Chicago Wins City of the Year, Then Goes Bankrupt, id Denied, and gets Arrested

Yesterday, after being named the city of the year by GQ Chicago was dealt several blows that might demand the national magazine rescind its proclamation. The editors chose the city because it had been the political home to the president elect and has experienced a comeback as the backdrop for major movies, but Monday a trifecta of blows quickly kicked out the pedestal and let the city wallow in the muddy waters at the bottom of the giant hole where the Chicago Spire, an architectural abomination that brought the city’s skyline back to the national conscious, was supposed to stand.

First the Chicago Tribune announced it would be going bankrupt. The move saved the newspaper from its massive debt, giving the media outlet a chance to operate without the pressure from creditors. However, despite the financial sense the declaration might make, it is a blow to the paper’s respectability. It is kind of like when Jennifer Aniston and Brad Pitt split or when Britney Spears chose to break up with Justin Timberlake. It is going to take a while for the newspaper to get through these dark times and have its reputation repaired.

Second, the Cubs diabetic, leg-less third baseman from the 1960s, was again denied a place in Cooperstown. Ron Santo played on the same field as Hall of Fame players Ernie Bank, Billy Williams, and Ferguson Jenkins has been trying to get in since the 1980, but has been the victim of rule changes and a lack of support.

While Santo did not reach the typical milestones, such as 3,000 hits or 500 home runs, at the time of his retirement few third basemen had even collected 2,500 hits or hit 400 homeruns. His 342 homeruns, nine all-star selection, and five Gold Gloves have proven not enough to convince members of his worthiness. His denial is the latest blow to the Chicago Cubs after a second consecutive first round loss in the playoffs. I think the Cubs fate and the Santo Hall of Fame escapade are somehow intertwined, and will continue to haunt the fans in Chicago until the sports gods stop thinking that a fan crying into an Oldstyle is hysterical.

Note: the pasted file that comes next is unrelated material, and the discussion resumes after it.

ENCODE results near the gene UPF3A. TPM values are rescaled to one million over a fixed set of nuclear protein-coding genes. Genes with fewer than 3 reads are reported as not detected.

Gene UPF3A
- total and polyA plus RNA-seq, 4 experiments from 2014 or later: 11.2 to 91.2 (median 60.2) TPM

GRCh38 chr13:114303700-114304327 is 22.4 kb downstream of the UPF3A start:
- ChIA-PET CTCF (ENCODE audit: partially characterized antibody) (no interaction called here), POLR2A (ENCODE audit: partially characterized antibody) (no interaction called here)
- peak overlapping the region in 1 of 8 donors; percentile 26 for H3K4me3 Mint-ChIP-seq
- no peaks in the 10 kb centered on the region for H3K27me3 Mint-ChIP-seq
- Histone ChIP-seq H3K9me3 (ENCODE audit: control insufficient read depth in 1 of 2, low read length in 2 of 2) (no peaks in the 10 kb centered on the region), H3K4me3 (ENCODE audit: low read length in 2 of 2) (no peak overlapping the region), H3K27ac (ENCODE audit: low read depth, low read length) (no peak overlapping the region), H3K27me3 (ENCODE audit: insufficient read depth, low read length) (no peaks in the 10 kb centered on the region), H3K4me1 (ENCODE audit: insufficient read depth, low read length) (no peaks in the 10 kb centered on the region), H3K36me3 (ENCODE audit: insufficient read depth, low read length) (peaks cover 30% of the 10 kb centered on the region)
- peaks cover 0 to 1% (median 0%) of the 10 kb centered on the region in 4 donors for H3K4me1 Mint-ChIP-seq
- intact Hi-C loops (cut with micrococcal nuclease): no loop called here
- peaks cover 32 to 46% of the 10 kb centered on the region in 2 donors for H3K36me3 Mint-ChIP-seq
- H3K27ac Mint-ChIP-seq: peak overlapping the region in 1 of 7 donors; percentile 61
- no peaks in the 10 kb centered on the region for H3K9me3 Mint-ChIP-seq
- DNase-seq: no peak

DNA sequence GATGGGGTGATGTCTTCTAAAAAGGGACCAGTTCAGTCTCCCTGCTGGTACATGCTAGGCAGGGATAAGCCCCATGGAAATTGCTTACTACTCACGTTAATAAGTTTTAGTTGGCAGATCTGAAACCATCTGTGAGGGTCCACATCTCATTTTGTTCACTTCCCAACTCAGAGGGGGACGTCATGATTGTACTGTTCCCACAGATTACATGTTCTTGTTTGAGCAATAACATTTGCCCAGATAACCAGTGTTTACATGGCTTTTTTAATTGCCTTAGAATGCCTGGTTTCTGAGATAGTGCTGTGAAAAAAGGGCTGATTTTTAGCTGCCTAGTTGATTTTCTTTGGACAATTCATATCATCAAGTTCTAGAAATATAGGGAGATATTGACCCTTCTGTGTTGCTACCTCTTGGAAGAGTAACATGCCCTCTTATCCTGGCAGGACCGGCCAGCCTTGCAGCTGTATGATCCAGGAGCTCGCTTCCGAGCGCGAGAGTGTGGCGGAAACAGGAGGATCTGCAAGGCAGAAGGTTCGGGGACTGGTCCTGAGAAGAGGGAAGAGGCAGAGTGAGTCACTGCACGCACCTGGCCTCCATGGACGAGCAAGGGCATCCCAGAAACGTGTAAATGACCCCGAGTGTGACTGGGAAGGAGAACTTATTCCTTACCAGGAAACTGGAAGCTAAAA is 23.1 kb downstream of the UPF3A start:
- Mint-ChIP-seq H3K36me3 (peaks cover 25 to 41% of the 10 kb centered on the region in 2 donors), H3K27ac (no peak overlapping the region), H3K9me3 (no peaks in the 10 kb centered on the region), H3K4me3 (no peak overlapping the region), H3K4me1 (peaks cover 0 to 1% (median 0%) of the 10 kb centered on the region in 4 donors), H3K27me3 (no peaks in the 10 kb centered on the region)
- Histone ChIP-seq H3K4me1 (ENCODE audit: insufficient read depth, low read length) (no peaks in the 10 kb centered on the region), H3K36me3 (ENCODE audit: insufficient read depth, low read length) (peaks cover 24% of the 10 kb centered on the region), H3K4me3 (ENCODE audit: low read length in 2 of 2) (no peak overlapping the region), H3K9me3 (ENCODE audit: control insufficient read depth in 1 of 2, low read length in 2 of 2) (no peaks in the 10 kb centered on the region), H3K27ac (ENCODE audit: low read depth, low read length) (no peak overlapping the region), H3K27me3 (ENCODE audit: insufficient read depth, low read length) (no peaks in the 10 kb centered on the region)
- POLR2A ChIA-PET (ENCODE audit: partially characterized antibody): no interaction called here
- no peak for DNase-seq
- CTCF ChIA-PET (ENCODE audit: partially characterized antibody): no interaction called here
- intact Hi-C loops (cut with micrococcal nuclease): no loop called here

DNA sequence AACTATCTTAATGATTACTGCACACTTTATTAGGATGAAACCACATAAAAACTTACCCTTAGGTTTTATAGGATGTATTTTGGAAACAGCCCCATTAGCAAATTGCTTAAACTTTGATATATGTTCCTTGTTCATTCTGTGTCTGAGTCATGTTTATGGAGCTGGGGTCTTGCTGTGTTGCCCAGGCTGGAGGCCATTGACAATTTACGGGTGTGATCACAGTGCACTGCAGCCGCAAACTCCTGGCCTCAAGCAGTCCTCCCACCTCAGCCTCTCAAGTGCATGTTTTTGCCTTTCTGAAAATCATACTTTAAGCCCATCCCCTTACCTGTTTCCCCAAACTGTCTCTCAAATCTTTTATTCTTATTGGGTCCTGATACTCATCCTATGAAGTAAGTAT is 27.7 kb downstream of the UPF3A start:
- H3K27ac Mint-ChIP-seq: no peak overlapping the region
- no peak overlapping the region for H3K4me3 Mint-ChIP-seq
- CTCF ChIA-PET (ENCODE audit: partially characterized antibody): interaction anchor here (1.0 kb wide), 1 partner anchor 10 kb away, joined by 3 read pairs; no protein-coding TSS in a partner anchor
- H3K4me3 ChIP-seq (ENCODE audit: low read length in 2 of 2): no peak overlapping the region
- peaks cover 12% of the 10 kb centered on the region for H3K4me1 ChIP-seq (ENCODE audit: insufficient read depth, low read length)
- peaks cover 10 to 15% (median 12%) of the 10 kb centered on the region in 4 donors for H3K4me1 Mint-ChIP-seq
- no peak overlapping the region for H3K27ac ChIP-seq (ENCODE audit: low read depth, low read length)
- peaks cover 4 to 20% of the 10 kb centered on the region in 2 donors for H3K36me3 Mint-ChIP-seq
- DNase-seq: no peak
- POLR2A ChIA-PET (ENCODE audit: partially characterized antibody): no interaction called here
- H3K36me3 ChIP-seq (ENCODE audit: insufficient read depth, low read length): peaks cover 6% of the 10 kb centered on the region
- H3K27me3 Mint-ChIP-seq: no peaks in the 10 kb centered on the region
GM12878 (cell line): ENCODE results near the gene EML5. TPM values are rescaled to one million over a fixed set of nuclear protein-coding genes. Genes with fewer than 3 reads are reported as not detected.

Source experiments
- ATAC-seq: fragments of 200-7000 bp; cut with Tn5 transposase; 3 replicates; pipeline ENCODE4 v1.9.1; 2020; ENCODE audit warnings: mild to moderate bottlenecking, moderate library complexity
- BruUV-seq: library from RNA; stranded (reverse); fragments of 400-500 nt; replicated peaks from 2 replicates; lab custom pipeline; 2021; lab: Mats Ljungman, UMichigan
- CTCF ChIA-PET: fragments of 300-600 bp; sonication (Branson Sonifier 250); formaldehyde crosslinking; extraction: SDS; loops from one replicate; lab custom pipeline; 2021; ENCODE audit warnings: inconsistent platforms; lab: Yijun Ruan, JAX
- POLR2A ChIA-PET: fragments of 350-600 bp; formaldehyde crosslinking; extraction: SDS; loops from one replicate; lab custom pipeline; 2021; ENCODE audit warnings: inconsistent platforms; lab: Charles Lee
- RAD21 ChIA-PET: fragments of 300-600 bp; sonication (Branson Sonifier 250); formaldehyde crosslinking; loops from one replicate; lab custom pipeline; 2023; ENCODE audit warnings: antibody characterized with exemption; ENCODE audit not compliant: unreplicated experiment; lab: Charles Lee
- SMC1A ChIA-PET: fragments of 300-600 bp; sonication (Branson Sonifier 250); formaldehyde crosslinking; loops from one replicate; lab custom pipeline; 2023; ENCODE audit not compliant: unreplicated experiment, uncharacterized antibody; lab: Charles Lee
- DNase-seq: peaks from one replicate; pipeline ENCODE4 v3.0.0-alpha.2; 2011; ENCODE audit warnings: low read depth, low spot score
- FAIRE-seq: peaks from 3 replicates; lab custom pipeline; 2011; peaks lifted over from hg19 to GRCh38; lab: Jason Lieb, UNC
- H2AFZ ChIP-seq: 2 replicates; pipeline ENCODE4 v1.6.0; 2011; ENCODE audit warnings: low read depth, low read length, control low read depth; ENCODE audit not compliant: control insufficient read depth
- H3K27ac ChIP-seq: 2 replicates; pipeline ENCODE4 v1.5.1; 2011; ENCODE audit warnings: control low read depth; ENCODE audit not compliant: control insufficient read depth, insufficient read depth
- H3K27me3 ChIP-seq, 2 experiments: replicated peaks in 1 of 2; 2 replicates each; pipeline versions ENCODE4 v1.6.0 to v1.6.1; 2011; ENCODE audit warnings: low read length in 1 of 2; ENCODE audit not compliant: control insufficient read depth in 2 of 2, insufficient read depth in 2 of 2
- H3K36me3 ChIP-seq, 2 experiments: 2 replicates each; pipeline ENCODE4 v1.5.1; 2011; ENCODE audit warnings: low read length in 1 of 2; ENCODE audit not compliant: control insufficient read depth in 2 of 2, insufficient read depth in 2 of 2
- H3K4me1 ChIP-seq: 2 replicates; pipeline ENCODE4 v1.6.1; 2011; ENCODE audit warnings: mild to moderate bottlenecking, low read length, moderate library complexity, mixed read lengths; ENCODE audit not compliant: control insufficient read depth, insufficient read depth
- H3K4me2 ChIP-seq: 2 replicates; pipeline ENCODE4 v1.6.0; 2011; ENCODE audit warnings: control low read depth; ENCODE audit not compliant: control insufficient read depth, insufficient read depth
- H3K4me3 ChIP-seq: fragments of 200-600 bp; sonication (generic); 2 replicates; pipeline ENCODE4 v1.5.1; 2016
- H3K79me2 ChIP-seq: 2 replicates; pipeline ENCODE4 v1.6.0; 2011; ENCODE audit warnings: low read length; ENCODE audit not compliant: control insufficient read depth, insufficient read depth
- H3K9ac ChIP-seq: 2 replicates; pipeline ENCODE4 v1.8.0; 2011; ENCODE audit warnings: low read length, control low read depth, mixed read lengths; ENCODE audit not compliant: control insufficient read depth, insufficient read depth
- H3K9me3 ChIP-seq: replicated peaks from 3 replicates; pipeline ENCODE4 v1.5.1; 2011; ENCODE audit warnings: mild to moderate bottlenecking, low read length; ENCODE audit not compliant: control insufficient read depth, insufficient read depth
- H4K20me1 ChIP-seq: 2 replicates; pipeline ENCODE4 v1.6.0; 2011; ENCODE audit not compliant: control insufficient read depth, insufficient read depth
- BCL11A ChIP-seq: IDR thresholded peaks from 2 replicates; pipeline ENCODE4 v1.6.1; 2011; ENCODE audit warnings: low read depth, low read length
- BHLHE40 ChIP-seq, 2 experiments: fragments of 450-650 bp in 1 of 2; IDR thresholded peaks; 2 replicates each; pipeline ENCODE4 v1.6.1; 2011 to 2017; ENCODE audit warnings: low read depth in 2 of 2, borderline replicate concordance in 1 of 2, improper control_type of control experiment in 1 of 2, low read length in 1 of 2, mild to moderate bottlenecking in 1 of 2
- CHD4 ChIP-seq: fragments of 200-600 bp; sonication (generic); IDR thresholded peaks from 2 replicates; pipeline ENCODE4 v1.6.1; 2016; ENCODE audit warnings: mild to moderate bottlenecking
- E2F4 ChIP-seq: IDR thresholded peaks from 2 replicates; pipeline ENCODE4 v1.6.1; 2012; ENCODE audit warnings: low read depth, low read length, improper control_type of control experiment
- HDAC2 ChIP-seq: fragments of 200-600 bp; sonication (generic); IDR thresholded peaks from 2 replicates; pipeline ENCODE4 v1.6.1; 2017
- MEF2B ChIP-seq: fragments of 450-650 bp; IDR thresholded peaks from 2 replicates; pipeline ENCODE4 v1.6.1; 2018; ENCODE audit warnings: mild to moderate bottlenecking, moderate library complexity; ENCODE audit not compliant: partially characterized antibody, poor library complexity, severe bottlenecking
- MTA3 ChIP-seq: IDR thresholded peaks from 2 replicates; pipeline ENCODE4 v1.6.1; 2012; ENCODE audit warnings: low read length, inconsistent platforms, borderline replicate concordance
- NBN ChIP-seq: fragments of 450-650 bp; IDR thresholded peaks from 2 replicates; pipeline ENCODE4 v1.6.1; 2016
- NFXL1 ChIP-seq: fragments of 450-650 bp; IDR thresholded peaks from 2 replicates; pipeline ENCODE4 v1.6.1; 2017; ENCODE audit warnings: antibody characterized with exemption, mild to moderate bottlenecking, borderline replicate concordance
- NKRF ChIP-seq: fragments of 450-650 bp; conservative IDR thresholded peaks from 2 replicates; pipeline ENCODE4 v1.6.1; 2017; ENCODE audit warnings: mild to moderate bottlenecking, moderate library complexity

Third, the first Chicagoan to become the Governor of Illinois since James Thompson was arrested on charges of corruption. Gov. Rod Blagojevich is accused of attempting to solicit financial benefit from the replacement of President-Elect Barack Obama’s U.S. Senate seat, numerous other financial schemes, and political maneuvering in the denial of state assistance to aid the sale of Wrigley Field to punish members of the Tribune editorial board that were critical of Obama. This may come as news nationally, but locally the entire state of Illinois has been angry with the man and still wonder how he won his re-election bid.

Basically, to put the story in John Hughes terms, Chicago decided to throw a party after winning the award, trashed their parents house, spent all the money on the credit card that was to be used for emergencies, and got turned down by the girl of their dreams all one night after being named valedictorian and being given a full scholarship to Harvard.

Well, at least the city still has the Bears…err…the Bulls…err…the Blackhawks…to look forward to? I give up.

This was a very bad Monday and only worsened the city’s image despite its successful attempts to make the city greener and bring back theater, with Wicked and Jersey Boys undeniable hits. Leave it to Chicago politics and the Cubs to ruin a good thing.

Dancing with Stars takes to the Tour

So when a reality show starts touring is it an ultra real experience? Dancing with the Stars tickets are being sold not for the studio audiences, but for a tour. I am not going to question the aesthetic value of going to a dance recital, dancing has been a qualified form of entertainment as long as music has been apart of our species history.

Ballet is no less of an art than a classical music concert. Break dancing is not considered lame while hip hop is considered cool (there are even a few movies specifically about b-boys and b-girls). One of the key factors in a musical on Broadway is the choreography. Dancing is as much a part of the entertainment landscape as the music playing in the background.

I wonder what it would be like to watch a dancing concert (not sure if that is the right term) in a huge arena like the Allstate Arena in Chicago or the Staples Center in Los Angeles. These are huge venues that seat tens of thousands of people. Does this take away from the experience because some of the audience has too watch the performances on the jumbotron on the scoreboard hanging from the middle of the arena? Or, does the large collection of fans of the show add to the experience?

I have been to basketball games and seen the action from the upper level and moved down and watched the players from a few rows deep on the lower level. It is a completely different experience.

Up high you can see and judge the action just fine, but up close the true grace, speed, and flow of the action on the court is something to truly behold. One gains appreciation for the difficulty and the skills being presented from a few yards away.

My guess is that the frenzy in the crowd will help when watching Warren Sapp, Kim Kardashian, and Susan Lucci perform their dances from the show. It is that willingness to be entertained and excited by the B-list stars that will make Dancing with the Stars worth their price.